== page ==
Lisa sighed. What could she do? If she teleported down to the base of the tree (the reverse of how she'd gotten up there in the first place) then that would hardly convince him she wasn't a supernatural visitor. But it wasn't going to be easy to get down any other way. She'd just have to try.

At first she thought she would succeed without any trouble. After all, it was a broad branch she'd seated herself on, and it wasn't that hard to find places for her feet and hands. But just as she'd let out a silent sigh of relief, her foot slipped. She skidded down the trunk, flailing and trying to catch herself, to no avail. She landed with a bump on the floor of the rainforest in a shower of leaves and twigs, with a nasty gash on her arm.

"See," she said, standing up and pointing to her arm. "I am flesh, I bleed, I am not a spirit."

"That is so," he said, "but you are still a Wind-Woman." He smiled, flashing white teeth, and went on, "I am Speaks-To-Trees. And I know what the trees are saying. I listen to the ground, and the ground says 'No one has passed this way but wild boar and ground-birds and scurrying creatures.' I believe the ground. So though you fall down from the tree to show me you are not, I know you are a Wind-Woman, because you did not get here by walking."

He had her there. "I'm not a bird-woman," she said. "I can't fly."

"But you go where you will," he said, "like the wind."

He really had her there. She sighed.

"Why are you here, Wind-Woman?"

"Don't call me that. My name is Lisa."

He bowed his head at her. "I thank you for your name, Leesah. Why have you come to our lands?"

"I wanted some peace and quiet."

"It is not quiet here," he grinned. "And you will not get peace when your heart is full of unpeace, no matter where you go."

"It's not my fault! Why did you have to come along and spoil it all? I was enjoying the birds and the music and--and everything."

"As was I," he said mildly. "And then I heard the wind singing. I had to see what made this wonder. And now I have. It is a Wind-Woman called Leesah." He smiled at her, with a twinkle in his eyes.

She couldn't help but smile back. "I'm sorry for snapping at you."

He made a gesture like he was wiping something away. "You have troubles. That makes the tongue like a knife, because of the knives inside. But when you run away, you carry your troubles with you. When you run towards something, you may actually get there."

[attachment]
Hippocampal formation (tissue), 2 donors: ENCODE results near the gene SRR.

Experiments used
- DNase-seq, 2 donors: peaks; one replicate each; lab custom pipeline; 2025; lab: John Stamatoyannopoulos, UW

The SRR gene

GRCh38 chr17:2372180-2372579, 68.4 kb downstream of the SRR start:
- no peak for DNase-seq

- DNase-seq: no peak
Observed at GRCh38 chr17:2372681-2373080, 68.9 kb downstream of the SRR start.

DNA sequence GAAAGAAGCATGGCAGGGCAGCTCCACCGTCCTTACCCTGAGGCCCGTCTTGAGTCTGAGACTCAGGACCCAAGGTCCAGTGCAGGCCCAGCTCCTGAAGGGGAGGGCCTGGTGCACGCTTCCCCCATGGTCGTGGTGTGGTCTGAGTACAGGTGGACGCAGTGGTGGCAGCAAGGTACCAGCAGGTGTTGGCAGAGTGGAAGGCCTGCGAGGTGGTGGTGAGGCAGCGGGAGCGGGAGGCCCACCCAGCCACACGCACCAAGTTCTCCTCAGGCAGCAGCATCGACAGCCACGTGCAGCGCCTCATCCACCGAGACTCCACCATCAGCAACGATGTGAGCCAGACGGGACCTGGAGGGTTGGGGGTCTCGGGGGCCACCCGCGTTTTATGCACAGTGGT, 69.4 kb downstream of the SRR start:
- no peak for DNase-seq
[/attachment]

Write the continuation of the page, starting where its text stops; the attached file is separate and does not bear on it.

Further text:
"And my troubles will magically vanish, will they?" she said sarcastically.

"No, but they will not cast a long shadow on your mind."

"That's what the music is for."

"Please, do not stop the music, Wind-Woman. Make the wind sing again."

"But I can't," she said. Not with an audience. She wasn't sure she could do it again even without an audience.

She could sense his disappointment, but he gave no sign of it in his next words.

"I have intruded," he said. "I will go."

But she knew that wasn't fair. It was his jungle, after all. She was the intruder, not him. She was always the intruder, the outsider. "No," she said, "I'll go." Maybe there was some other tree, somewhere else. Or a beach. Or something.

"Or it might be," he said, "that we will both stay? The birds are still singing."

She couldn't help a small smile at his hopeful expression. "It might be," she said.

And it might be that she had found a friend.


Author's Note:

This was my entry in the 2004 Tomorrow People story competition, one of the conditions of which was that the story couldn't be more than 2000 words.

But this is also a prequel of sorts to my Tomorrow People/Sentinel crossover story "Falling", in that it is a bit of backstory about Lisa in that universe.